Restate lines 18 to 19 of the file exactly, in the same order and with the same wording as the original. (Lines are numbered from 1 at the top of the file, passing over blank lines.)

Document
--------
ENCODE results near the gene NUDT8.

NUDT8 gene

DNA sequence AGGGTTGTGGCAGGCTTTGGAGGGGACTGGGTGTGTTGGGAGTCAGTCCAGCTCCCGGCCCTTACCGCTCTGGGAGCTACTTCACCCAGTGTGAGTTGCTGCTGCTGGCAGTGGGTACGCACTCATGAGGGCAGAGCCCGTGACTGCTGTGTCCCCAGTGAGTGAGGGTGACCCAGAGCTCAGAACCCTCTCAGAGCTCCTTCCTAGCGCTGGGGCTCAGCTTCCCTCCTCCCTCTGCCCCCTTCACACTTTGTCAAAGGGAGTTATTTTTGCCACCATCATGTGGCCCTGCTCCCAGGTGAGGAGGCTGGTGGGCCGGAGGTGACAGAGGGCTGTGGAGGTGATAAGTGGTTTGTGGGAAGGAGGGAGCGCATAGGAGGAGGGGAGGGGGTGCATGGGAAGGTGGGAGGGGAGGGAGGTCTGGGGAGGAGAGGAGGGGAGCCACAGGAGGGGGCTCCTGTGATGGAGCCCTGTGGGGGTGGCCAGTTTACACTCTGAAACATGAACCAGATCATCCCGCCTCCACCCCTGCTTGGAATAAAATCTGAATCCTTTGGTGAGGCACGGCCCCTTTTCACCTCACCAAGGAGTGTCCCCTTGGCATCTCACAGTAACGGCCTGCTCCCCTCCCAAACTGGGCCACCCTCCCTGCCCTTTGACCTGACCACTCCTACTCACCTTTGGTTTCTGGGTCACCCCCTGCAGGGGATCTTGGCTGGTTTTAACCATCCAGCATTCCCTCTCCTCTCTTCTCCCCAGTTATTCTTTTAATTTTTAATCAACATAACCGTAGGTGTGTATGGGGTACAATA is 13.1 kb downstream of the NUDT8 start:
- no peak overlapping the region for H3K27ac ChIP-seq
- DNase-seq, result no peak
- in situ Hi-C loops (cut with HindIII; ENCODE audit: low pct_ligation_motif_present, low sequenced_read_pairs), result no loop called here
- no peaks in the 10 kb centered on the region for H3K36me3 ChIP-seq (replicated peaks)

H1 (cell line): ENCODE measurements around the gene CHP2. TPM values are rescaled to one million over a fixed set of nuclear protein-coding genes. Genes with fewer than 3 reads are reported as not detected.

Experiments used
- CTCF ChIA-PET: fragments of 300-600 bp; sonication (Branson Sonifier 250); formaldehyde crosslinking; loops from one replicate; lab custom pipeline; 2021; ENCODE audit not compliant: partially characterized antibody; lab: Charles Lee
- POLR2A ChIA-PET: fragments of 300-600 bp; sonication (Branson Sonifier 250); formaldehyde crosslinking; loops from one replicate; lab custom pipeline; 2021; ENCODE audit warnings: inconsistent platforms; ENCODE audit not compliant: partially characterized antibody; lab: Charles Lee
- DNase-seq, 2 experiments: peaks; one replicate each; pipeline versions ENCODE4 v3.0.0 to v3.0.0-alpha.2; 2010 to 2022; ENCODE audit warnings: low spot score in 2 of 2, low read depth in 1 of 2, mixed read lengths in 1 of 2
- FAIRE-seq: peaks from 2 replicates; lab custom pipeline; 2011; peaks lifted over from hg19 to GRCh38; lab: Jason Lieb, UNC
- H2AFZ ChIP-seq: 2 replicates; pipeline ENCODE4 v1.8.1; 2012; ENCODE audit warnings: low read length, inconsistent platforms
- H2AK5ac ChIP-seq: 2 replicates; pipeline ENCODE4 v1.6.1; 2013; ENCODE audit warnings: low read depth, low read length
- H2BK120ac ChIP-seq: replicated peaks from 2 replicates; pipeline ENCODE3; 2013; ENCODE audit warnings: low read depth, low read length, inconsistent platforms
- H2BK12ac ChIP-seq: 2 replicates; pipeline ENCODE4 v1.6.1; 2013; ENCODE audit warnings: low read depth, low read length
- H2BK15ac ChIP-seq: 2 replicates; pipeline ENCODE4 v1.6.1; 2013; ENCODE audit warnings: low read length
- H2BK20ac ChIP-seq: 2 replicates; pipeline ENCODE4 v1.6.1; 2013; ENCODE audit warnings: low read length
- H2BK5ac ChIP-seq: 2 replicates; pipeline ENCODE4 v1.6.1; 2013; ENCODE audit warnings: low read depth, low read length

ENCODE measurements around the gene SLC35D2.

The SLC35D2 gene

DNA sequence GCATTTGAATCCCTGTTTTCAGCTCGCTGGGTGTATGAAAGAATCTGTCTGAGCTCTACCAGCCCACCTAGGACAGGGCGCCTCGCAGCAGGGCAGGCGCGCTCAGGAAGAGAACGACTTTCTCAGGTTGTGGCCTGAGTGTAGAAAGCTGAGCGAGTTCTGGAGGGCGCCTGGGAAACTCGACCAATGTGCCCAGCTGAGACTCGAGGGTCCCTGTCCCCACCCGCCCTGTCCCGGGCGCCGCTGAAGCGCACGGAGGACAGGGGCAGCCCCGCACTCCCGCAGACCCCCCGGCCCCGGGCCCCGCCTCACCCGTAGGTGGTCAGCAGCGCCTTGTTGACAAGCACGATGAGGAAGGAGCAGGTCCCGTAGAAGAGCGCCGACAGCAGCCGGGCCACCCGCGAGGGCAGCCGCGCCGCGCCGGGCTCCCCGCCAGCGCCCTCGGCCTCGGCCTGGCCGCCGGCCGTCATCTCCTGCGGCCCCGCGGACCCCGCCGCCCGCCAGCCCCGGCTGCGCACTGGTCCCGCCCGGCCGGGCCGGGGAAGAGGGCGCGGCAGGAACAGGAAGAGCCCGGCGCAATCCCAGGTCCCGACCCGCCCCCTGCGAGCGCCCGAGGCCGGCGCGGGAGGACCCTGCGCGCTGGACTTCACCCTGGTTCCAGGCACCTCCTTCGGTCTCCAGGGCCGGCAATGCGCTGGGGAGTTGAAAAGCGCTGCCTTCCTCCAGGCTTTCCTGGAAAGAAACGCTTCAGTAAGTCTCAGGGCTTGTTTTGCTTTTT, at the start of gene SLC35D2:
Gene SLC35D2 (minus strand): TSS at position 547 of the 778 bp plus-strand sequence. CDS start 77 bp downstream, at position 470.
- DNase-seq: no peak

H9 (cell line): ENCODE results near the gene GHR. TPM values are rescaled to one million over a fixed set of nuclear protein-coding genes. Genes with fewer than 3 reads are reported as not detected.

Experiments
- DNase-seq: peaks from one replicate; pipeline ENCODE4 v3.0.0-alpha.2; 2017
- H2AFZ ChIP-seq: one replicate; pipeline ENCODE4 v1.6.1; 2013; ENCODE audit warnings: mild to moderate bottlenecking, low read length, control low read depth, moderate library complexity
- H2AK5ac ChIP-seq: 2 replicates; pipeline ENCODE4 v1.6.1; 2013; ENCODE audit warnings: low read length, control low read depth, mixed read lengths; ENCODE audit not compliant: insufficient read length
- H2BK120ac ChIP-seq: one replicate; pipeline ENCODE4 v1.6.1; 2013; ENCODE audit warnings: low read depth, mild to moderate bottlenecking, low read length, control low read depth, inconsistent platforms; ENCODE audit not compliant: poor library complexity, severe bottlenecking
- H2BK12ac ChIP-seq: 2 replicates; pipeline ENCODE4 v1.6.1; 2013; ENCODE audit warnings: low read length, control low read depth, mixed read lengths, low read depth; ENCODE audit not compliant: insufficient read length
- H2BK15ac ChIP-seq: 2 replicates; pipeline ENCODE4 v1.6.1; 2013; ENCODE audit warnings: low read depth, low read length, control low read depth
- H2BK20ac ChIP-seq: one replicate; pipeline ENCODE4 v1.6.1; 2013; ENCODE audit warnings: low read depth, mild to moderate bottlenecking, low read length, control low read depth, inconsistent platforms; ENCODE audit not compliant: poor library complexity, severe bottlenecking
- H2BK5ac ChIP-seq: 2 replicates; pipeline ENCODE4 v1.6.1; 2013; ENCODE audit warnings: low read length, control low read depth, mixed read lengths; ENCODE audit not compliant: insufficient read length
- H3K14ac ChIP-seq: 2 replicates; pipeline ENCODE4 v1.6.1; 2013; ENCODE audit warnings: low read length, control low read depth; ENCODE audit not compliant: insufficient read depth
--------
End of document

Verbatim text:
- H2BK15ac ChIP-seq: 2 replicates; pipeline ENCODE4 v1.6.1; 2013; ENCODE audit warnings: low read length
- H2BK20ac ChIP-seq: 2 replicates; pipeline ENCODE4 v1.6.1; 2013; ENCODE audit warnings: low read length